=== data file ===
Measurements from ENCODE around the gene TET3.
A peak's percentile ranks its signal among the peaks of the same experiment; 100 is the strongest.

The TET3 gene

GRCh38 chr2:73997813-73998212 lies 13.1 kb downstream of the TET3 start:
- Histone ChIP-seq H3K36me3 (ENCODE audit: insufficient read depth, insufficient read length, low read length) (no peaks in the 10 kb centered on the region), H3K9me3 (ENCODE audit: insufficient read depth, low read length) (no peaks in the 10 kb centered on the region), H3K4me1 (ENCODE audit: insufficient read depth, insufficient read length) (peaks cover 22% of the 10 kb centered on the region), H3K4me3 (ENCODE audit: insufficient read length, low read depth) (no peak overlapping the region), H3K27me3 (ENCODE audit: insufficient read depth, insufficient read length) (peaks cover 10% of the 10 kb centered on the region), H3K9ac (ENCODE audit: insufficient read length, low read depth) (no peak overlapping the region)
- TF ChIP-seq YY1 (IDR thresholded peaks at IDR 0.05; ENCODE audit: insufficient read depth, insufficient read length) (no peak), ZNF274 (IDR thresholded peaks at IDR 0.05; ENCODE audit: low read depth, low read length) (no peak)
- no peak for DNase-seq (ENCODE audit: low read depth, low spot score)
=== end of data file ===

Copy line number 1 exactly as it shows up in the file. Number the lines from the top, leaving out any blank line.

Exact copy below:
Measurements from ENCODE around the gene TET3.